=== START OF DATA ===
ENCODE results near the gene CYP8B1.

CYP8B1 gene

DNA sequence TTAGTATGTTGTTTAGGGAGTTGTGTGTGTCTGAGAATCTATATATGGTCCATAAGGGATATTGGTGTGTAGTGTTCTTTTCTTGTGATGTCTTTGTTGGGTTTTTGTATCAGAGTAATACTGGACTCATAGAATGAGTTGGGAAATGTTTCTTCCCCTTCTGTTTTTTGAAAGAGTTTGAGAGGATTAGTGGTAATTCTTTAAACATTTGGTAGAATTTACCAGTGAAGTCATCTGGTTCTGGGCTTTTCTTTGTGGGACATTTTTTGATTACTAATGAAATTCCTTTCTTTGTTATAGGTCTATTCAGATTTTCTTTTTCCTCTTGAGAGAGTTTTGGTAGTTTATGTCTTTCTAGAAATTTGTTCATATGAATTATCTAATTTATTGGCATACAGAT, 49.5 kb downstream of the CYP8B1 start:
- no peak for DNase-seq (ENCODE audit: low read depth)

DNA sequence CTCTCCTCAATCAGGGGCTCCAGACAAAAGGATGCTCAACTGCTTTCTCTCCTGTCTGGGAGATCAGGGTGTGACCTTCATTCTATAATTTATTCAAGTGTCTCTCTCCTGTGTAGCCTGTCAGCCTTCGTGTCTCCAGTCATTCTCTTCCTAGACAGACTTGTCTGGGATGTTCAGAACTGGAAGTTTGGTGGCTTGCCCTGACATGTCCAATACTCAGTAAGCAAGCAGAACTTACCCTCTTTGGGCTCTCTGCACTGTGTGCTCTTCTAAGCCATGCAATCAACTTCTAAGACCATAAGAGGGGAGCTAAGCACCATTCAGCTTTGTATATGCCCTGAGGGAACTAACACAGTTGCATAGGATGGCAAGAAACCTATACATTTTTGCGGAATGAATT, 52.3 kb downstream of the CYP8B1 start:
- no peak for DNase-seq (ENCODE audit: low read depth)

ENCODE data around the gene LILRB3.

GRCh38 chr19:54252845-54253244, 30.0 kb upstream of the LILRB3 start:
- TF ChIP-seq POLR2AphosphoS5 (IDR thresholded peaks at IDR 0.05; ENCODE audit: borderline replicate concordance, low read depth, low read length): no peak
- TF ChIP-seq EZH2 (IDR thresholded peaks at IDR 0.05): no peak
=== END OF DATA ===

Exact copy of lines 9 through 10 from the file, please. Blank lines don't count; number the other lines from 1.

- TF ChIP-seq POLR2AphosphoS5 (IDR thresholded peaks at IDR 0.05; ENCODE audit: borderline replicate concordance, low read depth, low read length): no peak
- TF ChIP-seq EZH2 (IDR thresholded peaks at IDR 0.05): no peak